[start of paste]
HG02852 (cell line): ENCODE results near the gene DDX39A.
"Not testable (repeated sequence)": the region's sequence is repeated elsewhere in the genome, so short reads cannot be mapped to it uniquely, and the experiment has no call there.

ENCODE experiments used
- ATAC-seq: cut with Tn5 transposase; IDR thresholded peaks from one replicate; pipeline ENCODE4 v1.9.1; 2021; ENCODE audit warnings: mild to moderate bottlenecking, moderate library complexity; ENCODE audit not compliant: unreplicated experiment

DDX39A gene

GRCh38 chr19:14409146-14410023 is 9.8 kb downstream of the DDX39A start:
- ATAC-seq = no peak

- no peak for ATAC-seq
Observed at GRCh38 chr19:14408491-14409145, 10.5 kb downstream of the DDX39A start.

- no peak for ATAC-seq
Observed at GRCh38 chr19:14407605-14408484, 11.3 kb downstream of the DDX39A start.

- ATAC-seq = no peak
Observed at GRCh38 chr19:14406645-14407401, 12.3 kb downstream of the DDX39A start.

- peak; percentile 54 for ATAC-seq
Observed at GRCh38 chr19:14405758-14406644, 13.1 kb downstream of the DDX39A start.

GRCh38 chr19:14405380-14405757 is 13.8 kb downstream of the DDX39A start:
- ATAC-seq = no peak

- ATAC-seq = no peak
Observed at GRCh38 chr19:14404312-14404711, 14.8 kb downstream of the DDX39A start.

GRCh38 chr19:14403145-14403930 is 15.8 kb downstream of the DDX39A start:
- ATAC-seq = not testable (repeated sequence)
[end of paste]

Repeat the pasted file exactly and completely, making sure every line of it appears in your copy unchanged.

HG02852 (cell line): ENCODE results near the gene DDX39A.
"Not testable (repeated sequence)": the region's sequence is repeated elsewhere in the genome, so short reads cannot be mapped to it uniquely, and the experiment has no call there.

ENCODE experiments used
- ATAC-seq: cut with Tn5 transposase; IDR thresholded peaks from one replicate; pipeline ENCODE4 v1.9.1; 2021; ENCODE audit warnings: mild to moderate bottlenecking, moderate library complexity; ENCODE audit not compliant: unreplicated experiment

DDX39A gene

GRCh38 chr19:14409146-14410023 is 9.8 kb downstream of the DDX39A start:
- ATAC-seq = no peak

- no peak for ATAC-seq
Observed at GRCh38 chr19:14408491-14409145, 10.5 kb downstream of the DDX39A start.

- no peak for ATAC-seq
Observed at GRCh38 chr19:14407605-14408484, 11.3 kb downstream of the DDX39A start.

- ATAC-seq = no peak
Observed at GRCh38 chr19:14406645-14407401, 12.3 kb downstream of the DDX39A start.

- peak; percentile 54 for ATAC-seq
Observed at GRCh38 chr19:14405758-14406644, 13.1 kb downstream of the DDX39A start.

GRCh38 chr19:14405380-14405757 is 13.8 kb downstream of the DDX39A start:
- ATAC-seq = no peak

- ATAC-seq = no peak
Observed at GRCh38 chr19:14404312-14404711, 14.8 kb downstream of the DDX39A start.

GRCh38 chr19:14403145-14403930 is 15.8 kb downstream of the DDX39A start:
- ATAC-seq = not testable (repeated sequence)